Data terminal equipment (DTE) is an end instrument that converts user information into signals for transmission or reconverts received signals into user information. A DTE device communicates with the data circuit-terminating equipment (DCE). The DTE/DCE classification was introduced by IBM.
A DTE is the functional unit of a data station that serves as a data source or a data Sink_(computing) and provides for the data communication control function to be performed in accordance with link protocol.
The data terminal equipment may be a single piece of equipment or an interconnected subsystem of multiple pieces of equipment that perform all the required functions necessary to permit users to communicate. A user interacts with the DTE (e.g. through a human-machine interface), or the DTE may be the user.
DTE is usually a male connector and DCE is a female connector.
A general rule is that DCE devices provide the clock signal (internal clocking) and the DTE device synchronizes on the provided clock (external clocking). D-sub connectors follow another rule for pin assignment. DTE devices usually transmit on pin connector number 2 and receive on pin connector number 3. DCE devices are just the opposite: pin connector number 2 receives and pin connector number 3 transmits the signals.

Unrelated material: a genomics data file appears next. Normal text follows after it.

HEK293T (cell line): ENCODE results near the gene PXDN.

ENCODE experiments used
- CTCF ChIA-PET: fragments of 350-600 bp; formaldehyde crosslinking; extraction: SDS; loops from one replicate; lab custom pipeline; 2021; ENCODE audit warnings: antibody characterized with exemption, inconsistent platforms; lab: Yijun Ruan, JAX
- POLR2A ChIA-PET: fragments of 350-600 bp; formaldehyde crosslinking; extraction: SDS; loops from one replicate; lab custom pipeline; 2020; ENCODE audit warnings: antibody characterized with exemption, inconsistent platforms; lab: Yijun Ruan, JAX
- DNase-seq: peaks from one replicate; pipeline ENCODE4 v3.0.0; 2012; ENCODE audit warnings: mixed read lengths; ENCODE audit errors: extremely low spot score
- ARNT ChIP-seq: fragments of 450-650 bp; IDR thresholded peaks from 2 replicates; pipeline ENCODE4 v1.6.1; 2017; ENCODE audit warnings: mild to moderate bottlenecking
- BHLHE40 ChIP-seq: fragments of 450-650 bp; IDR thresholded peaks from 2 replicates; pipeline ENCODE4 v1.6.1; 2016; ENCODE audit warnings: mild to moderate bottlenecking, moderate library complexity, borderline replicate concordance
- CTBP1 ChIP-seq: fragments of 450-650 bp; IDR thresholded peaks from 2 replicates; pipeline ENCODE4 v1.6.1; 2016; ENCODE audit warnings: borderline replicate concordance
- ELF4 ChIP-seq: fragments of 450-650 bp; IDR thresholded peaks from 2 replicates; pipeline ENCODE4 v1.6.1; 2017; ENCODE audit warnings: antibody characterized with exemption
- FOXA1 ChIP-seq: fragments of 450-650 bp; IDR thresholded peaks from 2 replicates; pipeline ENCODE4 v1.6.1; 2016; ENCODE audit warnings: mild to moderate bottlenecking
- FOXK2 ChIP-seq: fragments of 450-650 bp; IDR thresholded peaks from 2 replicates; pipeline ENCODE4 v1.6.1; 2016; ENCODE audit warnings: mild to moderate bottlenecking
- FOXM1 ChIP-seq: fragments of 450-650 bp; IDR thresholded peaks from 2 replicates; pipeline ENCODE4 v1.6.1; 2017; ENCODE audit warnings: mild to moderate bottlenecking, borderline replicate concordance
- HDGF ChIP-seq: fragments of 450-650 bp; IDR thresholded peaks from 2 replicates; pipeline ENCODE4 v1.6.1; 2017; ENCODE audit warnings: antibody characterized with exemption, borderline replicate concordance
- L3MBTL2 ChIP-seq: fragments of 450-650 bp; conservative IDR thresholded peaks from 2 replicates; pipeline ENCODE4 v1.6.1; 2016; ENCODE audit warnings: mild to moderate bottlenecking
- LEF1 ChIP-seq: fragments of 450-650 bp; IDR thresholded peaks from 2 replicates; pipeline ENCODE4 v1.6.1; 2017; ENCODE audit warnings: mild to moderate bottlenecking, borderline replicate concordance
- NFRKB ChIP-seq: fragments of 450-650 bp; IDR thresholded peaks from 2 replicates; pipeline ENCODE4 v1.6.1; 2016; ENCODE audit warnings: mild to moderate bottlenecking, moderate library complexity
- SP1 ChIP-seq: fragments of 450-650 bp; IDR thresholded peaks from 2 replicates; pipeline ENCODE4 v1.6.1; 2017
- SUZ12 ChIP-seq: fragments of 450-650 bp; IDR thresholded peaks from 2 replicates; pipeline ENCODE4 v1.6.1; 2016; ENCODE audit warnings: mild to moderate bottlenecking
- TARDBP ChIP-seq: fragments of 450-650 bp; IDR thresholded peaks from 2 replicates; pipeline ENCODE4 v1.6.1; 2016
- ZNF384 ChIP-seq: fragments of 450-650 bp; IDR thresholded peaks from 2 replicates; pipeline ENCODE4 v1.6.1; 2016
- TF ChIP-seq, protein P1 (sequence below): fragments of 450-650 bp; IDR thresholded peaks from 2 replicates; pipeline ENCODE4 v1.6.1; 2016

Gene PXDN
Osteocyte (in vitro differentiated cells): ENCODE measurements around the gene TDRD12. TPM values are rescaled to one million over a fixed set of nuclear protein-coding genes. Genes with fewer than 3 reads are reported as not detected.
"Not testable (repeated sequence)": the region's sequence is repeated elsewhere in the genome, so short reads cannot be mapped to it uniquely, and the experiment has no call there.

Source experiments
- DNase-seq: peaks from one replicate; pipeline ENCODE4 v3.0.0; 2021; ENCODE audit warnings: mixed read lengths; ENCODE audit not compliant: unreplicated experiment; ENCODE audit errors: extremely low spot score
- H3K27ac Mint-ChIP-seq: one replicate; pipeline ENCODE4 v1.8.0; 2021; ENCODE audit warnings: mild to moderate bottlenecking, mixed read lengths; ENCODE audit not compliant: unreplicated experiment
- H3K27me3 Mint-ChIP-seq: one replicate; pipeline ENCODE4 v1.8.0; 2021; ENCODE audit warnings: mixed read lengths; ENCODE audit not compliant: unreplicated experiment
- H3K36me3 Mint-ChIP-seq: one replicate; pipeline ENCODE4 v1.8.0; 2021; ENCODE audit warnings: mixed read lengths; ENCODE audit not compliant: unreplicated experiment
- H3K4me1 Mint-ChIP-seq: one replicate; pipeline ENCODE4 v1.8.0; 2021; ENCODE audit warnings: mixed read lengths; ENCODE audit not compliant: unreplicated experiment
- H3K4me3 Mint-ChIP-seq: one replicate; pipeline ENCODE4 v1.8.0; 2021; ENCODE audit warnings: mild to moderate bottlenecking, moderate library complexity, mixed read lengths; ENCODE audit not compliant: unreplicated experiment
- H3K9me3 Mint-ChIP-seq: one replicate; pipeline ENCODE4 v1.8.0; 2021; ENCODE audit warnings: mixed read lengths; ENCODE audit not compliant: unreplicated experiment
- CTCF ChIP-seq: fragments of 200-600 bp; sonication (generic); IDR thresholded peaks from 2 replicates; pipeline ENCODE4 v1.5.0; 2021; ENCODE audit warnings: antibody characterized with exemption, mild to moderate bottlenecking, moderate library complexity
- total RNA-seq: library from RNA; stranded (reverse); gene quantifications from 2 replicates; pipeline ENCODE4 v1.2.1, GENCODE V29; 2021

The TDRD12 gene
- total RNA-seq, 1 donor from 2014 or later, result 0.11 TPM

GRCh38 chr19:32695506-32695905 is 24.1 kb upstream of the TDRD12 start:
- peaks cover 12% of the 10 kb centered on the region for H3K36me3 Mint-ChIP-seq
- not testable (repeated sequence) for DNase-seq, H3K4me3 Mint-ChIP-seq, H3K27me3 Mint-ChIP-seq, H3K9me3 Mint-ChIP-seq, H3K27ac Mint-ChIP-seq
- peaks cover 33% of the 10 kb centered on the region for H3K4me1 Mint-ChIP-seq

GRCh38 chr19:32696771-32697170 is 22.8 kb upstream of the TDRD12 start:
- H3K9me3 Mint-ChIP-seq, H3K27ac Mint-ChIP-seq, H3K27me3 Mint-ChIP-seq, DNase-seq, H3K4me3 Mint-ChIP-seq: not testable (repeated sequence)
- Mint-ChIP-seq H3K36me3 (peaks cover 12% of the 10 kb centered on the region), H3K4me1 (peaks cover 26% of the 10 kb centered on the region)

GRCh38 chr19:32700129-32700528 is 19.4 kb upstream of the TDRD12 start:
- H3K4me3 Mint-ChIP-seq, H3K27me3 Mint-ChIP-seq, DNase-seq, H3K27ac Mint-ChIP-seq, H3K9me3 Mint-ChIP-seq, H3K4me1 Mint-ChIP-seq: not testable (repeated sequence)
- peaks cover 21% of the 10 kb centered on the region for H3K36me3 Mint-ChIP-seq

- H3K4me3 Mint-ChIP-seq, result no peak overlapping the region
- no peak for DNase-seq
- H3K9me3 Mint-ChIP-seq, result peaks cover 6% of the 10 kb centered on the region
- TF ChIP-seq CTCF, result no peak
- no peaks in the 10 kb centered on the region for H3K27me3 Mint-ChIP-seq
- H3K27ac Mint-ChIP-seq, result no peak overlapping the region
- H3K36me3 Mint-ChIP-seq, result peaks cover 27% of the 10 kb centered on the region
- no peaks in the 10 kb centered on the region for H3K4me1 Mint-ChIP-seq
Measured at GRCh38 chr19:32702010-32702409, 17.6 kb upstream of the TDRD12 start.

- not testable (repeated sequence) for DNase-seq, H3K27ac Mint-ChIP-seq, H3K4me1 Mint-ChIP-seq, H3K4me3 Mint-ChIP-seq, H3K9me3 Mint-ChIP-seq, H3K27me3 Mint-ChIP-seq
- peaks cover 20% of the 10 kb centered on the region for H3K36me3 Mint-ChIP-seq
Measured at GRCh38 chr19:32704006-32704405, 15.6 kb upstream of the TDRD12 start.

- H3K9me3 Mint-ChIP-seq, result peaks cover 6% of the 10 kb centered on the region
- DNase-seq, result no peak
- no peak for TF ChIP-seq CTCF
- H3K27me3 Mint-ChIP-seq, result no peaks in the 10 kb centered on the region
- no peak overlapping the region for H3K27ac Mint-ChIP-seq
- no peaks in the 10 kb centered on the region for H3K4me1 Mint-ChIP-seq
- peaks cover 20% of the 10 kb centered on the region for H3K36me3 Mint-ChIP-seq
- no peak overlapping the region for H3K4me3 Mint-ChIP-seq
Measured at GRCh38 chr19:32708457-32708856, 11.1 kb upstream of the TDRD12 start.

This term is also generally used in the Telco and CISCO equipment context to designate any device unable to generate clock signs, hence a PC to PC ethernet connection can also be called a DTE to DTE communication. This communication is done via an Ethernet crossover cable as opposed to a PC to DCE (hub, switch, or bridge) communication which is done via an Ethernet straight cable.